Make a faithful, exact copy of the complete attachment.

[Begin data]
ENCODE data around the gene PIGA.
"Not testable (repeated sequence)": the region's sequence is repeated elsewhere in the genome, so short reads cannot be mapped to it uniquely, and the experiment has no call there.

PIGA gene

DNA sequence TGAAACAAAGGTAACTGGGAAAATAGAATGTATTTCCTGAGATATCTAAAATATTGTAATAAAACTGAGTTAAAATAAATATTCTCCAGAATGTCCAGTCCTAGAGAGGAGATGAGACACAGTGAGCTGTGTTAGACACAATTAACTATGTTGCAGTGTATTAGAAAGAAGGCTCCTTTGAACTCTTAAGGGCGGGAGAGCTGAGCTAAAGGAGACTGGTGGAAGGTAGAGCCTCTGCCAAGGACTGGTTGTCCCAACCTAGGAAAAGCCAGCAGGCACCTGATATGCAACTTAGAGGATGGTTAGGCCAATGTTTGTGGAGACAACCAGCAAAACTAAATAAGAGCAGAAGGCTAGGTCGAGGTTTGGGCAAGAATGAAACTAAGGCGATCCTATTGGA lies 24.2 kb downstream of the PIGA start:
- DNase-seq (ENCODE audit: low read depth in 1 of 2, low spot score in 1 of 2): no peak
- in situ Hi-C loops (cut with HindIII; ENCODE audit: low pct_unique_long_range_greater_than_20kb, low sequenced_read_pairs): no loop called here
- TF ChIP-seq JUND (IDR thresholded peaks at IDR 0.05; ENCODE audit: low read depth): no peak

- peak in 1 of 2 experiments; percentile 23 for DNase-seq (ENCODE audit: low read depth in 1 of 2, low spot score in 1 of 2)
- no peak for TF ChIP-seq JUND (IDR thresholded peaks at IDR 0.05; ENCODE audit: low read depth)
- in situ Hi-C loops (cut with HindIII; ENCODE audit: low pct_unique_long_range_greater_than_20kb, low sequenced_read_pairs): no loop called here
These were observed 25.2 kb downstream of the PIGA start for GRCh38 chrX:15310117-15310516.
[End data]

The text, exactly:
ENCODE data around the gene PIGA.
"Not testable (repeated sequence)": the region's sequence is repeated elsewhere in the genome, so short reads cannot be mapped to it uniquely, and the experiment has no call there.

PIGA gene

DNA sequence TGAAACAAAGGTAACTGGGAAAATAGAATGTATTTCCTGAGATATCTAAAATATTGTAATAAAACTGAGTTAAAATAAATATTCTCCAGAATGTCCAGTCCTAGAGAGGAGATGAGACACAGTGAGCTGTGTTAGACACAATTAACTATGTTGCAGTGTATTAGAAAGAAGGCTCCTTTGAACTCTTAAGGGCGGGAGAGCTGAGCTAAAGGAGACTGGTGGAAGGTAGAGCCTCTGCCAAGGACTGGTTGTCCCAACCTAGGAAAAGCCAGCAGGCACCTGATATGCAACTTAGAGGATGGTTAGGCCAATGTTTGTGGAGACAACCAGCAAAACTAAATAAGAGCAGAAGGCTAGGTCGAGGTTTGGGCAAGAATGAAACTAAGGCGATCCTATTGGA lies 24.2 kb downstream of the PIGA start:
- DNase-seq (ENCODE audit: low read depth in 1 of 2, low spot score in 1 of 2): no peak
- in situ Hi-C loops (cut with HindIII; ENCODE audit: low pct_unique_long_range_greater_than_20kb, low sequenced_read_pairs): no loop called here
- TF ChIP-seq JUND (IDR thresholded peaks at IDR 0.05; ENCODE audit: low read depth): no peak

- peak in 1 of 2 experiments; percentile 23 for DNase-seq (ENCODE audit: low read depth in 1 of 2, low spot score in 1 of 2)
- no peak for TF ChIP-seq JUND (IDR thresholded peaks at IDR 0.05; ENCODE audit: low read depth)
- in situ Hi-C loops (cut with HindIII; ENCODE audit: low pct_unique_long_range_greater_than_20kb, low sequenced_read_pairs): no loop called here
These were observed 25.2 kb downstream of the PIGA start for GRCh38 chrX:15310117-15310516.